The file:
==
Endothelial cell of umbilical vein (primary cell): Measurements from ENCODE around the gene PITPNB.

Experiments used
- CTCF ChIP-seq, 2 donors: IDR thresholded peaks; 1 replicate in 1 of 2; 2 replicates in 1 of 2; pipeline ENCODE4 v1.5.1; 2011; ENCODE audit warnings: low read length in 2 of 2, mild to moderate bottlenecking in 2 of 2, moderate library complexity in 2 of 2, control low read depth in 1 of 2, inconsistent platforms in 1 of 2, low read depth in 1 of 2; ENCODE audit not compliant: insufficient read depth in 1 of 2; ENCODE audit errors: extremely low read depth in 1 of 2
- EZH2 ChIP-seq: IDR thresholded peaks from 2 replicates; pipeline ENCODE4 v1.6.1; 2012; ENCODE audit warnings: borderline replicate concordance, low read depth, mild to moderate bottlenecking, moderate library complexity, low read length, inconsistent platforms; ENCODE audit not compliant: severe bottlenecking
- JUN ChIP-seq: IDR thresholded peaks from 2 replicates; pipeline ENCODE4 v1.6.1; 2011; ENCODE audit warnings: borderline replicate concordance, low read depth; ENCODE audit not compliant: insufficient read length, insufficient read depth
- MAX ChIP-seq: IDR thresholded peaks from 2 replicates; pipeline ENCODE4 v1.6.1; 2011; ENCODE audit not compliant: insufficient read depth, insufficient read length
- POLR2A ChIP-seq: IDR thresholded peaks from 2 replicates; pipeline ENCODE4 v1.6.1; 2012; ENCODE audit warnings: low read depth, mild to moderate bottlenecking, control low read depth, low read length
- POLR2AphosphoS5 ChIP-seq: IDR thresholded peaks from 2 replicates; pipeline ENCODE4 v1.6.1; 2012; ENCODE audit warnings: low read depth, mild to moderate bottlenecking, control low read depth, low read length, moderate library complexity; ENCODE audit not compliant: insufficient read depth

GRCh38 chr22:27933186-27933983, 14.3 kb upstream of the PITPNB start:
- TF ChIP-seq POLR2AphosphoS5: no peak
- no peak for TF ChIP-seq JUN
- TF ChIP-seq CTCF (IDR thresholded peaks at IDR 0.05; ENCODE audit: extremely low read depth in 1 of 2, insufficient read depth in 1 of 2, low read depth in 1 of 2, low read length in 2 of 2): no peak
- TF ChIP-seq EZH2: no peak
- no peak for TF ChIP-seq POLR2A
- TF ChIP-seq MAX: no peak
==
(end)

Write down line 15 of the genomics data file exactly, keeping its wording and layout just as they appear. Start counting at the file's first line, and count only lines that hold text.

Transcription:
- TF ChIP-seq MAX: no peak